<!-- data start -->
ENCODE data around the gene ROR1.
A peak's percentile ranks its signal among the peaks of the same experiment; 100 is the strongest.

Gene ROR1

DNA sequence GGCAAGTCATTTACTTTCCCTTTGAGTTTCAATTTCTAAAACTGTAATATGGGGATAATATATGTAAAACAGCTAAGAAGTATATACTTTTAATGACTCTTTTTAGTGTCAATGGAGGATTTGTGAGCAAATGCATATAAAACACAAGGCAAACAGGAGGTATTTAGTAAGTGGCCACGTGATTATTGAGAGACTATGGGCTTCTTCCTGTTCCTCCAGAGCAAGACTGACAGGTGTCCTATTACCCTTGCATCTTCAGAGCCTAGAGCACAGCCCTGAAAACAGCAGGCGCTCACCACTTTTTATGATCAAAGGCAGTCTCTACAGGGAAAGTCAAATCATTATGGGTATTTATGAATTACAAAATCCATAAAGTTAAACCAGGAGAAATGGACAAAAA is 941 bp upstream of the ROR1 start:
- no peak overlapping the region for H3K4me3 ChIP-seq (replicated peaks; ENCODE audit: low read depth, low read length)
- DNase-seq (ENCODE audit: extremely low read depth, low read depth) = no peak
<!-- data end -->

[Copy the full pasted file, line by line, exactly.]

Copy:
ENCODE data around the gene ROR1.
A peak's percentile ranks its signal among the peaks of the same experiment; 100 is the strongest.

Gene ROR1

DNA sequence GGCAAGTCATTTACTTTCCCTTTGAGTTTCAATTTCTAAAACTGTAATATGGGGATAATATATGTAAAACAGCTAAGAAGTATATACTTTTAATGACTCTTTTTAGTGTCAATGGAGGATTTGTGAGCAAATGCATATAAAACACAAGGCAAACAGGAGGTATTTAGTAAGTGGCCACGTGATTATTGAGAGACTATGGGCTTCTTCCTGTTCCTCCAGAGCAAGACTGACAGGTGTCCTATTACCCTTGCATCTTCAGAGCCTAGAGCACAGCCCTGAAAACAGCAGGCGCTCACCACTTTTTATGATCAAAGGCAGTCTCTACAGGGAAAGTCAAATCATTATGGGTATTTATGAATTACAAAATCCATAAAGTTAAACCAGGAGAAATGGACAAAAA is 941 bp upstream of the ROR1 start:
- no peak overlapping the region for H3K4me3 ChIP-seq (replicated peaks; ENCODE audit: low read depth, low read length)
- DNase-seq (ENCODE audit: extremely low read depth, low read depth) = no peak